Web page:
Consumer borrowing rose for the sixth straight month in March, the Federal Reserve announced on Friday. Credit card debt, in particular, increased $1.9 billion in March, which was the second gain in four months. According to experts, the increase is being driven by more consumer confidence in the economy.
On the Rise
The increase in consumer spending correlates directly with an increase in spending from establishing auto loans and with purchases on credit cards. From January to February of 2011, consumer spending rose by $7.6 billion. The increase in spending from February to March was another $6 billion.
All in all, the increase in consumer spending points to an uptick in consumer confidence. In April, 244,000 jobs were added in the U.S vs market expectations of 185,000 jobs, according to Bloomberg.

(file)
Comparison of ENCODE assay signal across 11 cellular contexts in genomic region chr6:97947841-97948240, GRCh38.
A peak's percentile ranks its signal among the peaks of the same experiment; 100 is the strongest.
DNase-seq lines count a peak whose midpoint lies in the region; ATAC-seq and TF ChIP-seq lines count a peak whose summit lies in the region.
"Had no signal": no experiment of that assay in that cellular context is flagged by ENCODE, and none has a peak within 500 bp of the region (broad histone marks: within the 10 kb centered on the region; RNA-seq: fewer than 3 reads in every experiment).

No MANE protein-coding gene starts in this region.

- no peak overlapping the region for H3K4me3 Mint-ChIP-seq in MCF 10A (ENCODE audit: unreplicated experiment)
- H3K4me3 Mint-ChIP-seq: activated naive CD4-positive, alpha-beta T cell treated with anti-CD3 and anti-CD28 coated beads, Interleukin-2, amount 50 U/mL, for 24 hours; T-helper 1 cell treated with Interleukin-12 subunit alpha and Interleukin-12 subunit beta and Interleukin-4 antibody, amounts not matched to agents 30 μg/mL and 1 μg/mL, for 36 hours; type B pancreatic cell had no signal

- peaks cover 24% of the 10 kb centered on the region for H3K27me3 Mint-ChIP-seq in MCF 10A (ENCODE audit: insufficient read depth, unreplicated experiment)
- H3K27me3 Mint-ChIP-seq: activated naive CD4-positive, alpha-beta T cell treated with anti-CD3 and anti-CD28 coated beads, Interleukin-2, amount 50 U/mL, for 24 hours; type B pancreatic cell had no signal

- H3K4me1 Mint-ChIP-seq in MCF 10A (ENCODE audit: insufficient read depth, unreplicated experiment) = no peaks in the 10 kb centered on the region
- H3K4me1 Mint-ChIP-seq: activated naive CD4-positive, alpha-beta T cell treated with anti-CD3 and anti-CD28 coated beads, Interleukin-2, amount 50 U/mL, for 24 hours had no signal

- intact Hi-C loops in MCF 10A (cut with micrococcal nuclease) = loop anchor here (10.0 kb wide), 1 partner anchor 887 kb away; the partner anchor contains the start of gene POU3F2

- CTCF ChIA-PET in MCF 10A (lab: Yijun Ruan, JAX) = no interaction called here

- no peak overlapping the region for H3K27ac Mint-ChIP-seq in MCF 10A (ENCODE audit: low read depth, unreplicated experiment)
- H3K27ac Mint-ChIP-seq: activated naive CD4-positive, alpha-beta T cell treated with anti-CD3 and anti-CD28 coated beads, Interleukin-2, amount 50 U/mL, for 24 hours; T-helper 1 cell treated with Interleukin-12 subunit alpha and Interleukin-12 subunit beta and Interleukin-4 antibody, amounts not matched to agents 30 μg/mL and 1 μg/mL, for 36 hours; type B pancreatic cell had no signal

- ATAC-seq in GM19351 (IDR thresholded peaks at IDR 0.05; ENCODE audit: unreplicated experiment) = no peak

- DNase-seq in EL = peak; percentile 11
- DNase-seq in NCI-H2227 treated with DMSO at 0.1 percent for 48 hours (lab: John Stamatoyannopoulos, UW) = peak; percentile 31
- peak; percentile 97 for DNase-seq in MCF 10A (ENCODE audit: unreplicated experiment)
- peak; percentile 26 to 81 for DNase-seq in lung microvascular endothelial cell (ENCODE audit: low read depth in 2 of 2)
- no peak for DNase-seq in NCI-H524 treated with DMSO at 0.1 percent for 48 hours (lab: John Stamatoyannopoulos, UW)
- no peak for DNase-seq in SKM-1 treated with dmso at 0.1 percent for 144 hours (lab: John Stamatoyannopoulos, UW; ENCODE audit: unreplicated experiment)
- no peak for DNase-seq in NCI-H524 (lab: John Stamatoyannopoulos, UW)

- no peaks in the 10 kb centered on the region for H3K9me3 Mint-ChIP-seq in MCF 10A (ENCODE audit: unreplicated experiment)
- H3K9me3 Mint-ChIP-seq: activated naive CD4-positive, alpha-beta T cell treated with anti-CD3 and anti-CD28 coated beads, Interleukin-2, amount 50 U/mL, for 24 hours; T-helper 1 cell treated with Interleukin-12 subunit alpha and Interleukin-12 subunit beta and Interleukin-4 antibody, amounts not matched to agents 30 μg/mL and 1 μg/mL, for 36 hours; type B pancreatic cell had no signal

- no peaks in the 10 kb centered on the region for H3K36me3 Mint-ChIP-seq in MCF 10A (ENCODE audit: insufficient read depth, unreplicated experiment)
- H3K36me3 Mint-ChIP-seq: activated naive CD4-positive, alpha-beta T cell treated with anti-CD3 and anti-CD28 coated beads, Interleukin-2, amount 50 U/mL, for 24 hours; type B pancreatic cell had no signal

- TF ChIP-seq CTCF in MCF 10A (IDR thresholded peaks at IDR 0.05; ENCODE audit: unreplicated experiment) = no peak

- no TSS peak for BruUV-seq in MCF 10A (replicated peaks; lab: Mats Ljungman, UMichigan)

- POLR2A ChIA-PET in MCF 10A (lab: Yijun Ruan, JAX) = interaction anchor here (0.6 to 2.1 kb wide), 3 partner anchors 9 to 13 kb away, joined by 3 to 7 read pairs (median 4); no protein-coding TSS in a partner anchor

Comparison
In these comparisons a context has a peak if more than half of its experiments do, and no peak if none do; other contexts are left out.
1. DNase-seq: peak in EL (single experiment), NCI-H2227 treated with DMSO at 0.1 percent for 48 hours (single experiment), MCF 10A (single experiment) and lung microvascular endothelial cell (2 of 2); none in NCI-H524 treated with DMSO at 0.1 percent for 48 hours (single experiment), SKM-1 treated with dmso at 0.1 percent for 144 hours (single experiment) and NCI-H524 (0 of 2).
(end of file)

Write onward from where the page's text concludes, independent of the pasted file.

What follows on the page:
As hiring picks up, consumers see a light at the end of the tunnel that is causing them to reach back into their pockets once again. In a Bloomberg News study of 37 economists, all predicted an upswing in consumer spending. The economists did not agree, however, on the size of the increase, with predictions ranging from $2 billion to $8 billion.
Credit Card Spending
Credit, both revolving and non-revolving showed substantial increases. Revolving credit, such as credit cards, rose by $1.9 billion while, non-revolving types of loans, such as auto loans, student loans and loans for mobile homes jumped by $4.1 billion for the month of March. The only data not tracked in any of the Federal Reserve’s reports is real estate loans, such as the mortgages for buying or refinancing a home.
Credit card companies, such as American Express and MasterCard, have reported higher earnings and profits for the first quarter, which matches that more consumers are pulling out their credit cards and charging once again.